“Memory Lame” (Unreliability of memories)

ELEPHANTPOSTITI sometimes forget where I put my glasses, so I look for them and eventually find them on my head. Most people have had such experiences. And the few who haven’t could probably be made to believe that they have. Dr. Steven Novella has said of our recollections, “You have a distorted and constructed memory of a distorted and constructed perception, both of which are subservient to whatever narrative your brain is operating under.”

That is one reason why 70 percent of participants in a study conducted by Dr. Julia Shaw confessed to a crime that never occurred. Some even offered details of this non-event. Shaw swayed the subjects by mixing facts with misinformation over three hours of friendly conversation. So confessing to crimes never committed can involve more than plea-bargaining. Suspects under duress and torture are even more vulnerable.

I have countless memories of playing Wiffle Ball growing up, but wonder now how accurate they are. The sport was my favorite outlet for suspended adolescence and I played into my 30s, recording some of the latter days on film. Even two days later, my memories of things said and plays made clashed with what I was watching on tape. False memories such as this can be a distortion of something that happened, a combination of past events, or something invented.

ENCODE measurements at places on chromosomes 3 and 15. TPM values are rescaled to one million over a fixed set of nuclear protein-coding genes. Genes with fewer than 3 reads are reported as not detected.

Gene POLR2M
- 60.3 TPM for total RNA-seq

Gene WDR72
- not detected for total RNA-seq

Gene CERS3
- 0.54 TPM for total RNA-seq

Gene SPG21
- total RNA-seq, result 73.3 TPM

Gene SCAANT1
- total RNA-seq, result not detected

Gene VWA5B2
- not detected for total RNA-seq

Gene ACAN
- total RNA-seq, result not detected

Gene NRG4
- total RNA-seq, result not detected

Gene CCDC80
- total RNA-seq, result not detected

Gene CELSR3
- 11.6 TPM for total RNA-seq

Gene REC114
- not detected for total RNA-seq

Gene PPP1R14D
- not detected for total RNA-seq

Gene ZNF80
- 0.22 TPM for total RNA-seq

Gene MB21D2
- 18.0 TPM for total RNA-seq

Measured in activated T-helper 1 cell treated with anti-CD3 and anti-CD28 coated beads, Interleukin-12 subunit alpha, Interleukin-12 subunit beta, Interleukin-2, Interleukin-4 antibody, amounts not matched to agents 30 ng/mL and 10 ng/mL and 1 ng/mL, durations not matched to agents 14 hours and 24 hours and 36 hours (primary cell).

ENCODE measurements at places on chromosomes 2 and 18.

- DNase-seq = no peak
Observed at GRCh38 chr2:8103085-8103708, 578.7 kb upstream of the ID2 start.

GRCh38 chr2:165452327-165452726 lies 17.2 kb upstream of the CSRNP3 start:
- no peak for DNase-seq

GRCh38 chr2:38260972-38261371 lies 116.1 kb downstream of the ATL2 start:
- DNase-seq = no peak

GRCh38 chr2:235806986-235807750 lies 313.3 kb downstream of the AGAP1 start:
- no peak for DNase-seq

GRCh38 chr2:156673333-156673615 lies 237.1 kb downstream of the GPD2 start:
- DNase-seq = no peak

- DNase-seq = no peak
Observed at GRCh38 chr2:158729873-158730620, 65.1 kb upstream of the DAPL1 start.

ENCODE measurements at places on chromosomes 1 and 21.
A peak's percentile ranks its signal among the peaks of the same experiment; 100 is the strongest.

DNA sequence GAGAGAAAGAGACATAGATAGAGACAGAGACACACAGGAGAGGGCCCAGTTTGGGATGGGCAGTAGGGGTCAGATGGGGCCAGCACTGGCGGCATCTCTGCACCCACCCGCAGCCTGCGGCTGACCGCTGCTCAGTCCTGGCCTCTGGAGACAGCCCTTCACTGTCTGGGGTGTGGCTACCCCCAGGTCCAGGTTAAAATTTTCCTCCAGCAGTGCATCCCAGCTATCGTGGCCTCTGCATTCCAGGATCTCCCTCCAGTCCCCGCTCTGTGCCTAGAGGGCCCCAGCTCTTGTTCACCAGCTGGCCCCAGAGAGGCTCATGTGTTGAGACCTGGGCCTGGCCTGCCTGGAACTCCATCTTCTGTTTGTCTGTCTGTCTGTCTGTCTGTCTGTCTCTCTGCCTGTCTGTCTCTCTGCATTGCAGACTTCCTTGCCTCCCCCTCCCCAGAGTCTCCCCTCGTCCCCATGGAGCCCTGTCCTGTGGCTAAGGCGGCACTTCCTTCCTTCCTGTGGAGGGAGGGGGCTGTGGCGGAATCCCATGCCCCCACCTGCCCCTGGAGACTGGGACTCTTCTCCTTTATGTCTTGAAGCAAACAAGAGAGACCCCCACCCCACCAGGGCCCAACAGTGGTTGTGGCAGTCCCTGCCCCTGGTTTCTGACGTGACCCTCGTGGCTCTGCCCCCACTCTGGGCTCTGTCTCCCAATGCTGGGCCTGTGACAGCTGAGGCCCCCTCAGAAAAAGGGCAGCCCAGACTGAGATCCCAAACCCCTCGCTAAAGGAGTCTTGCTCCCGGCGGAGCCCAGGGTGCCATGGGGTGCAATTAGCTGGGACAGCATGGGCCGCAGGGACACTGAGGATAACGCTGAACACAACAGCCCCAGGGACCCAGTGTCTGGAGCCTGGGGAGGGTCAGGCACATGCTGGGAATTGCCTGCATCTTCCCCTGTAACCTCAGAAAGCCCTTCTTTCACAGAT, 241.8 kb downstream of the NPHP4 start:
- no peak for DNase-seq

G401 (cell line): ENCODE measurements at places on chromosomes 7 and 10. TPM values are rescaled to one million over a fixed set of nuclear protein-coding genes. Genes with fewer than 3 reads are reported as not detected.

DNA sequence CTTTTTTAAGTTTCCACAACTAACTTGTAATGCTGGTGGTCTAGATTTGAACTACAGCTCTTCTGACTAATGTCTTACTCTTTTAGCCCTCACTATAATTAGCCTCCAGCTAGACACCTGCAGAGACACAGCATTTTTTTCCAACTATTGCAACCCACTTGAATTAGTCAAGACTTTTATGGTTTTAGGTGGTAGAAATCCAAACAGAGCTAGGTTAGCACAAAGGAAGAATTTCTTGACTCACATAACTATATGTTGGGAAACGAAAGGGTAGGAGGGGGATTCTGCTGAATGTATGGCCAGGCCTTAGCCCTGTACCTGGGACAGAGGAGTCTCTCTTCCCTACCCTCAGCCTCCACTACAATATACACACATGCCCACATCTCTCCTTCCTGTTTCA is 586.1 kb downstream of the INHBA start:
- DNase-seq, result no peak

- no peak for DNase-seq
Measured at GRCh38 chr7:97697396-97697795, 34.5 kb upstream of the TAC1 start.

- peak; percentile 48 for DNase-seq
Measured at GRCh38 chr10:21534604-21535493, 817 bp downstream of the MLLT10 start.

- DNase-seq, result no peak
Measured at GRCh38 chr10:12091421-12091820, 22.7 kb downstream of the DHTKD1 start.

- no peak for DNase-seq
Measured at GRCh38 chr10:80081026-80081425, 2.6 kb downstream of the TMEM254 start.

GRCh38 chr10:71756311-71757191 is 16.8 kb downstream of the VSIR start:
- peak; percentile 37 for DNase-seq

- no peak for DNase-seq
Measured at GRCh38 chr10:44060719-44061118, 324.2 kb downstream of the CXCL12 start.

Some are called “source memory errors,” in which the event is remembered, but the particulars confused. For instance, I may remember being picked off first base by Jerry, when it was really his brother Steve who nailed me. Or I may confuse this with a scene from the Bad News Bears.

In extreme cases, there is source amnesia. A woman, in good faith, wrongly accused psychologist Donald Thompson of raping her. The doctor was cleared because at the time of the assault, he had been on live television. It was eventually deduced that the victim had been watching the show when she was assaulted, and blocked most of it out, but associated the doctor with the attack.

I have about a dozen memories of the place I lived at ages 2 and 3: Getting candy from my uncle, a bicycle-built-for-two, and most gloriously, winning Pin the Tail on the Donkey at my third birthday party. Memories this distant are rare because the left inferior prefrontal lobe, required for long-term memory, is underdeveloped in toddlers. Furthermore, memories this ancient are usually fragmented.

Fragmented memories don’t end with adolescence. Author Martin Conway documented the case of a woman who became upset when encountering bricks or paths. It turned out she had been raped as a child on a brick path. Returning to the scene of the crime upset her, though she failed to recall the attack. False and fragmented memories are especially worrisome when they are used by prosecutors and therapists. An unscrupulous individual can encourage a patient or witness to dig deeper for memories that aren’t there, or use an incident to suggest something further happened.